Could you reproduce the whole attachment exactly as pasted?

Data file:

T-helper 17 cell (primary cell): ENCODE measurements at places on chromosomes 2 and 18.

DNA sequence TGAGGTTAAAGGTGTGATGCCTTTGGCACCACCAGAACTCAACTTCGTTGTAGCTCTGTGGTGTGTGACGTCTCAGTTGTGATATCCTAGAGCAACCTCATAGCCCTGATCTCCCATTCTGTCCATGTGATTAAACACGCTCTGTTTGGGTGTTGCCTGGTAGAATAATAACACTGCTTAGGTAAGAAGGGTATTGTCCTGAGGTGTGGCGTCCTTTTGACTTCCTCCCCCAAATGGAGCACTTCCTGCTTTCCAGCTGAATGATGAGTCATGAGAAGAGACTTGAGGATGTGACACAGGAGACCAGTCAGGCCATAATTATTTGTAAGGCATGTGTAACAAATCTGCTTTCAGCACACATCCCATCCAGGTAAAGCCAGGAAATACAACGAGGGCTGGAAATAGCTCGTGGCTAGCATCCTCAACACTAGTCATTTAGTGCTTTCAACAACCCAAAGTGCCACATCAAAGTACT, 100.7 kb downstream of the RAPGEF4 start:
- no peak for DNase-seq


T-helper 17 cell (primary cell): ENCODE measurements at places on chromosomes 2 and 18.

DNA sequence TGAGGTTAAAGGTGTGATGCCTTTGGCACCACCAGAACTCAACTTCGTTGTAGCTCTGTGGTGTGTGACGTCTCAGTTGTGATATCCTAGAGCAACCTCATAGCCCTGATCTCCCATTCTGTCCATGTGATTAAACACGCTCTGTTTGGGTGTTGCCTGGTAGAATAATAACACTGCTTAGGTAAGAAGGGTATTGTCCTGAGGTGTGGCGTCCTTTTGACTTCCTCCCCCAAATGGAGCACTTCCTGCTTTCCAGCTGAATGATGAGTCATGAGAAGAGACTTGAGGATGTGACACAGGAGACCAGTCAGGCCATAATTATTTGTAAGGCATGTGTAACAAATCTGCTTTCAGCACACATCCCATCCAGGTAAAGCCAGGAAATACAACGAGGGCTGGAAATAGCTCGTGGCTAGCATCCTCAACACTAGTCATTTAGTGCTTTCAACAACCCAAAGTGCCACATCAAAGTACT, 100.7 kb downstream of the RAPGEF4 start:
- no peak for DNase-seq